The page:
There’s a terrible hollowness, an emptiness at the core of society right now that comes from our trying to exile ourselves farther and farther from nature. Nature is something that most people visit on weekends. Yet we evolved to be intimately tied to nature, to feel whole and natural when we belong to nature, and to respond to that ever-changing fantasia of the seasons. The harder that we try to deny that heritage, the more alienated we become.
~ Diane Ackerman
I salute you. I am your friend, and my love for you goes deep.
There is nothing I can give you which you have not already, but there is much, very much, which though I cannot give it, you can take.
No heaven can come to us unless our hearts find rest in today.
No peace lies in the future which is not hidden in this precious little instant.
The gloom of the world is but a shadow. Behind it, yet within our reach is joy. There is radiance and courage in the darkness could we but see; and to see, we have only to look.
Life is so generous a giver, but we, judging its gifts by their coverings, cast them away as ugly or heavy or hard. Remove the covering, and you will find beneath it a living splendor, woven of love, and wisdom, and power. Welcome it, greet it, and you touch the angel’s hand that brings it.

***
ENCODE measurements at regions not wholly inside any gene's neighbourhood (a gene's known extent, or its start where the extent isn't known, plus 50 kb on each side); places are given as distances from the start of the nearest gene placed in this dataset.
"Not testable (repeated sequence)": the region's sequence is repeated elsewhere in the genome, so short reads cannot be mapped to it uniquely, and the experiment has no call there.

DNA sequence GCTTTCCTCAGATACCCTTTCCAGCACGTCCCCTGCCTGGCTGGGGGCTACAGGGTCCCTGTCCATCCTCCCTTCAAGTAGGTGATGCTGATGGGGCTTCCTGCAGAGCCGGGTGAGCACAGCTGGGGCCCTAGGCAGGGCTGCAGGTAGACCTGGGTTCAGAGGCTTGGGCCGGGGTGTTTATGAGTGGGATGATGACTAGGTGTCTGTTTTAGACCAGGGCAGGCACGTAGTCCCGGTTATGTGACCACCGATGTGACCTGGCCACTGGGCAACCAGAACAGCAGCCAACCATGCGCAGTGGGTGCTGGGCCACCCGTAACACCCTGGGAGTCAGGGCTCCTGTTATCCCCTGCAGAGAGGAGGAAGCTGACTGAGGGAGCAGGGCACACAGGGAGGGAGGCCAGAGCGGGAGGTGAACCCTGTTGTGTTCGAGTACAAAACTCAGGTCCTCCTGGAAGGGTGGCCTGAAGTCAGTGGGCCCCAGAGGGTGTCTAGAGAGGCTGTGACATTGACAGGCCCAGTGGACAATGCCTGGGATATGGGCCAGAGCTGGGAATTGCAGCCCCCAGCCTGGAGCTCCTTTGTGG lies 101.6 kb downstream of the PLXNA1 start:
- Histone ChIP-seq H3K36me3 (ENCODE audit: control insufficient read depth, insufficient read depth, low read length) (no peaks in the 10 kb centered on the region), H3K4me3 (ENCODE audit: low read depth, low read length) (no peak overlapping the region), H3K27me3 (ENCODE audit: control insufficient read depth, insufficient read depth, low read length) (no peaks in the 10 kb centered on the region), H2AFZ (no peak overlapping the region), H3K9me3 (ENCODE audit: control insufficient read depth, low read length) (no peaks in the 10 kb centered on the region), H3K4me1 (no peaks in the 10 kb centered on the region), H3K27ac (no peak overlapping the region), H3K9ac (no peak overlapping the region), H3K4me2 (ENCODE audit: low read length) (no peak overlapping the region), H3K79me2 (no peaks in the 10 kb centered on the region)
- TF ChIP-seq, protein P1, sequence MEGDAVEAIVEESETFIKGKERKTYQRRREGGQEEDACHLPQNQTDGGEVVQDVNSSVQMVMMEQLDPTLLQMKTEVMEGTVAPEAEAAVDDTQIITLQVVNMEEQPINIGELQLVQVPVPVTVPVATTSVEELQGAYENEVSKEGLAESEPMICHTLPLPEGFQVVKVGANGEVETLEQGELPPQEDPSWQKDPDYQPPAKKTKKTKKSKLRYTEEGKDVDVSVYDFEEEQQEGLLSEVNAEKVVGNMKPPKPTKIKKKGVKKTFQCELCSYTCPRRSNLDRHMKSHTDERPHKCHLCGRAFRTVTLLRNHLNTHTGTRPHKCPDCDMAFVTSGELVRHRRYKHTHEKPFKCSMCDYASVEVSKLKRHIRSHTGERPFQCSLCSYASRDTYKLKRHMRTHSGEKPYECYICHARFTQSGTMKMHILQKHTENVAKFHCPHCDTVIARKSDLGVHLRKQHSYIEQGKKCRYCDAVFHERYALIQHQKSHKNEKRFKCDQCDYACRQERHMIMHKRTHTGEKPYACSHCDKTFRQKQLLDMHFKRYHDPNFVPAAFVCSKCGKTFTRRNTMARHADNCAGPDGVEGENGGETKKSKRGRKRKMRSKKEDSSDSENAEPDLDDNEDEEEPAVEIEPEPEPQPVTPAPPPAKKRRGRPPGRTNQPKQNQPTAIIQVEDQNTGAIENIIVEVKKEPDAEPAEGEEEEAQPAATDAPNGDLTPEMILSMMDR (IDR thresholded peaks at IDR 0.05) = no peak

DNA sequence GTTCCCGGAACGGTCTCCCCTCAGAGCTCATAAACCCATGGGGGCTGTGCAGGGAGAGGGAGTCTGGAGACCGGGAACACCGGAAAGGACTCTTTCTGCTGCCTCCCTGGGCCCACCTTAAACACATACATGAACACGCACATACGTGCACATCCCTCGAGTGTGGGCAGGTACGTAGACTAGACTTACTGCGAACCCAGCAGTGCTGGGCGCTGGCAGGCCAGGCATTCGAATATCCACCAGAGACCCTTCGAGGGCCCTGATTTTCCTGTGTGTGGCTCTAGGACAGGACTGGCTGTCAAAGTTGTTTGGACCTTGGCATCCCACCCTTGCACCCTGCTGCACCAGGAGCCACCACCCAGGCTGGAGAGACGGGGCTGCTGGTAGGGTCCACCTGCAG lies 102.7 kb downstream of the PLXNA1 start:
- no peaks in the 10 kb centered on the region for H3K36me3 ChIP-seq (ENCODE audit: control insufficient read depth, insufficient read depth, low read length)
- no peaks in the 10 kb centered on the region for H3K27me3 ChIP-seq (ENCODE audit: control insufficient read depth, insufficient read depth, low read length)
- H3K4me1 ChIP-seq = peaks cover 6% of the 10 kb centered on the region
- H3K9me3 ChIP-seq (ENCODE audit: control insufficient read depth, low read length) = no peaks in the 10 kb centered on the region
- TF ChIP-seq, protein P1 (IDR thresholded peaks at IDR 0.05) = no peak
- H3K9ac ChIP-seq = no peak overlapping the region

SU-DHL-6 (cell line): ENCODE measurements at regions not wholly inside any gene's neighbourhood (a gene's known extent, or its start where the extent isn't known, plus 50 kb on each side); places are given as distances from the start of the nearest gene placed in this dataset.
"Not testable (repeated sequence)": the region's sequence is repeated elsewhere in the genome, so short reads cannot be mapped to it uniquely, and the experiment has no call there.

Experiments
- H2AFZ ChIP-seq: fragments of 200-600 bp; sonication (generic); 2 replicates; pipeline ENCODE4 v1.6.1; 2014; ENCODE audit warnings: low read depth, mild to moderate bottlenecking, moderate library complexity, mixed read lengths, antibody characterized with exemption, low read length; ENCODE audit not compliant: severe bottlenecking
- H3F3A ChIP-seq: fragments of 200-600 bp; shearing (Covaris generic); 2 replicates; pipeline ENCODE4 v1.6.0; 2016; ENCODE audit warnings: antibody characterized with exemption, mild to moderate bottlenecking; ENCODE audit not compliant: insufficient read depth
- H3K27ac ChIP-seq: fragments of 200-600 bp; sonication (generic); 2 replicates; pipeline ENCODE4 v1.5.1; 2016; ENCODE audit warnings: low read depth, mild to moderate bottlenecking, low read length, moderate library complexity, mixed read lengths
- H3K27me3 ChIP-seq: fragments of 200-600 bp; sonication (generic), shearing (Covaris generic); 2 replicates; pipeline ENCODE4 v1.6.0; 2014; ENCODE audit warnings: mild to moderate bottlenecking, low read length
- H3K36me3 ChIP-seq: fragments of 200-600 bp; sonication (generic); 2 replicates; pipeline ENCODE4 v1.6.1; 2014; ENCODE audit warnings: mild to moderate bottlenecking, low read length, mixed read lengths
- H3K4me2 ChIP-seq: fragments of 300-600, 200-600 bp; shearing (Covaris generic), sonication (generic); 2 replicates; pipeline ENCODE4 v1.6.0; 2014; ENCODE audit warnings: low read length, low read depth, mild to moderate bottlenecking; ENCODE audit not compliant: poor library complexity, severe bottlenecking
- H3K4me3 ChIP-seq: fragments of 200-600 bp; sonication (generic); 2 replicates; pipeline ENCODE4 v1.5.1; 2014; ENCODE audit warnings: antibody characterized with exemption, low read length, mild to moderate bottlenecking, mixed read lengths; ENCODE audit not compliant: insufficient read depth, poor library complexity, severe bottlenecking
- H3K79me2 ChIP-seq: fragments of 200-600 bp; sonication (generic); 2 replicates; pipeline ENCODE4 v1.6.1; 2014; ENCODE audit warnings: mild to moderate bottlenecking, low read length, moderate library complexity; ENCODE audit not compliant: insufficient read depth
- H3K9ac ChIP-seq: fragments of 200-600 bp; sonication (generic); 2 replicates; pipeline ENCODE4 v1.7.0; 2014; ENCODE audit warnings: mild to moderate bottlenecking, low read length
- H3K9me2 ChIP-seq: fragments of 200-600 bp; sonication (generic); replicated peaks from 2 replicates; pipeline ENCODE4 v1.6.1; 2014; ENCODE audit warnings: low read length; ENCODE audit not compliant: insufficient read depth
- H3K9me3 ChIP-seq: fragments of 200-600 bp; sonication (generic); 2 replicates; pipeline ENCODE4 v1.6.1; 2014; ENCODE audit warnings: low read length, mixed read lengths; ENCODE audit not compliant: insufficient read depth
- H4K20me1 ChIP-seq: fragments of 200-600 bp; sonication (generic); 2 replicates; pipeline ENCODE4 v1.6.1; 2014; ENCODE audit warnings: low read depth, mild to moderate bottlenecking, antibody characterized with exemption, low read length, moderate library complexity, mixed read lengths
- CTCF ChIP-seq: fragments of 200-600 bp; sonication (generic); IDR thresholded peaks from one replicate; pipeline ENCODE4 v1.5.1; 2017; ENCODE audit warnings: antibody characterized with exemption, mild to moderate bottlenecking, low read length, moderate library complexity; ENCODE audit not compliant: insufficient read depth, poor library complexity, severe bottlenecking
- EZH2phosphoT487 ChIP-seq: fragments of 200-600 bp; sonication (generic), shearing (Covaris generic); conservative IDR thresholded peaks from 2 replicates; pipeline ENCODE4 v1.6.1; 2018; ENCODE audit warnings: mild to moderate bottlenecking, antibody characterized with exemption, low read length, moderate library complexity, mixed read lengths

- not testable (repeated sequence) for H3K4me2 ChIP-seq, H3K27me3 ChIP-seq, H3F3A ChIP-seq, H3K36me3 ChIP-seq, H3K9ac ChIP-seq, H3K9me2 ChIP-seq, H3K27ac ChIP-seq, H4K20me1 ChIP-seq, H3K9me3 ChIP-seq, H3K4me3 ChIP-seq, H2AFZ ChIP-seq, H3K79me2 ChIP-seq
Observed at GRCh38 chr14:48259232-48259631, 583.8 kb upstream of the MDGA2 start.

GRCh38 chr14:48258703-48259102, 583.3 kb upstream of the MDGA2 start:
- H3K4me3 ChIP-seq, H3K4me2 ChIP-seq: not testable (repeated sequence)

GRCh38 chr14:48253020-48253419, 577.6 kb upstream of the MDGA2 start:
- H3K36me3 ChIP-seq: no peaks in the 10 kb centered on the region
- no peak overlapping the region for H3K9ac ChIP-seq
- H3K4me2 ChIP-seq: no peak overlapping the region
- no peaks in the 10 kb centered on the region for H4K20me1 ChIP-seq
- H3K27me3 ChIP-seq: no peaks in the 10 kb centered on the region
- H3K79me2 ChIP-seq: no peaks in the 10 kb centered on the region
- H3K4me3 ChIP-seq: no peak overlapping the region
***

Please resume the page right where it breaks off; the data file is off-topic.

Everything we call a trial, a sorrow, a duty, believe me, that angel’s hand is there, the gift is there, and the wonder of an overshadowing Presence.
Our joys, too, be not content with them as joys. They, too, conceal diviner gifts.
Life is so full of meaning and purpose, so full of beauty beneath its covering, that you will find earth but cloaks your heaven.
Courage, then, to claim it, that is all! But courage you have, and the knowledge that we are pilgrims wending through unknown country our way home.
~ Letter to a friend written by Italian friar and painter
Giovanni da Fiesole, known as Fra Angelico, 1387-1455
We can live any way we want. People take vows of poverty, chastity, and obedience – even of silence – by choice. The thing is to stalk your calling in a certain skilled and supple way, to locate the most tender and live spot and plug into that pulse. This is yielding, not fighting.
~ Annie Dillard, Teaching a Stone to Talk
There are billions of tiny acts that create suffering in the world—acts of ignorance, greed, violence. But in the same way, each act of caring—all the billion tiny ways that we offer compassion, wisdom, and joy to one another—serves as a preservative and healing agent.
~ Ram Dass, Being Ram Dass
Gratitude is the understanding that many millions of things come together and mesh together and breathe together in order for us to take even one more breath of air, that the underlying gift of life and incarnation as a living, participating human being is a privilege; that we are miraculously, part of something, rather than nothing. Even if that something is temporarily pain or despair, we inhabit a living world, with real faces, real voices, laughter, the color blue, the green of the fields, the freshness of a cold wind, or the tawny hue of a winter landscape.
~ David Whyte, Consolations: The Solace, Nourishment and Underlying Meaning of Everyday Words